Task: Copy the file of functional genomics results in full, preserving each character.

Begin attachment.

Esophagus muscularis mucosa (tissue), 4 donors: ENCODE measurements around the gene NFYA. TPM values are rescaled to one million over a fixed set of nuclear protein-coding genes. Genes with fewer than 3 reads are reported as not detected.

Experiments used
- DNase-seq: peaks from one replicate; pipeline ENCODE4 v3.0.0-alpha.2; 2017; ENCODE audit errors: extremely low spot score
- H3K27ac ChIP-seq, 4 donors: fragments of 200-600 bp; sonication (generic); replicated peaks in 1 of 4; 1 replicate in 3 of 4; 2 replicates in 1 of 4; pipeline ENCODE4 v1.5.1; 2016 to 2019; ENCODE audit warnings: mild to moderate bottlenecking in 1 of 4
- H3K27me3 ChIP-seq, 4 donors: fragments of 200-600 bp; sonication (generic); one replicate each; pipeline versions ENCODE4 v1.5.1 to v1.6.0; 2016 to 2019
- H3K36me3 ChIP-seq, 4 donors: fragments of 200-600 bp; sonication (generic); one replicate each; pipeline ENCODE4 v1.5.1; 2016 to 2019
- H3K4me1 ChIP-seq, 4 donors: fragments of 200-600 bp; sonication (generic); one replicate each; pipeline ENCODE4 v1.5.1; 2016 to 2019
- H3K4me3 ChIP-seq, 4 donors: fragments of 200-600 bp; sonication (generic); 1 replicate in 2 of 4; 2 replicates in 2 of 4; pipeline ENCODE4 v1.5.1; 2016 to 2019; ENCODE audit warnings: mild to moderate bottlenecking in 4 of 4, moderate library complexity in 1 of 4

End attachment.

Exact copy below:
Esophagus muscularis mucosa (tissue), 4 donors: ENCODE measurements around the gene NFYA. TPM values are rescaled to one million over a fixed set of nuclear protein-coding genes. Genes with fewer than 3 reads are reported as not detected.

Experiments used
- DNase-seq: peaks from one replicate; pipeline ENCODE4 v3.0.0-alpha.2; 2017; ENCODE audit errors: extremely low spot score
- H3K27ac ChIP-seq, 4 donors: fragments of 200-600 bp; sonication (generic); replicated peaks in 1 of 4; 1 replicate in 3 of 4; 2 replicates in 1 of 4; pipeline ENCODE4 v1.5.1; 2016 to 2019; ENCODE audit warnings: mild to moderate bottlenecking in 1 of 4
- H3K27me3 ChIP-seq, 4 donors: fragments of 200-600 bp; sonication (generic); one replicate each; pipeline versions ENCODE4 v1.5.1 to v1.6.0; 2016 to 2019
- H3K36me3 ChIP-seq, 4 donors: fragments of 200-600 bp; sonication (generic); one replicate each; pipeline ENCODE4 v1.5.1; 2016 to 2019
- H3K4me1 ChIP-seq, 4 donors: fragments of 200-600 bp; sonication (generic); one replicate each; pipeline ENCODE4 v1.5.1; 2016 to 2019
- H3K4me3 ChIP-seq, 4 donors: fragments of 200-600 bp; sonication (generic); 1 replicate in 2 of 4; 2 replicates in 2 of 4; pipeline ENCODE4 v1.5.1; 2016 to 2019; ENCODE audit warnings: mild to moderate bottlenecking in 4 of 4, moderate library complexity in 1 of 4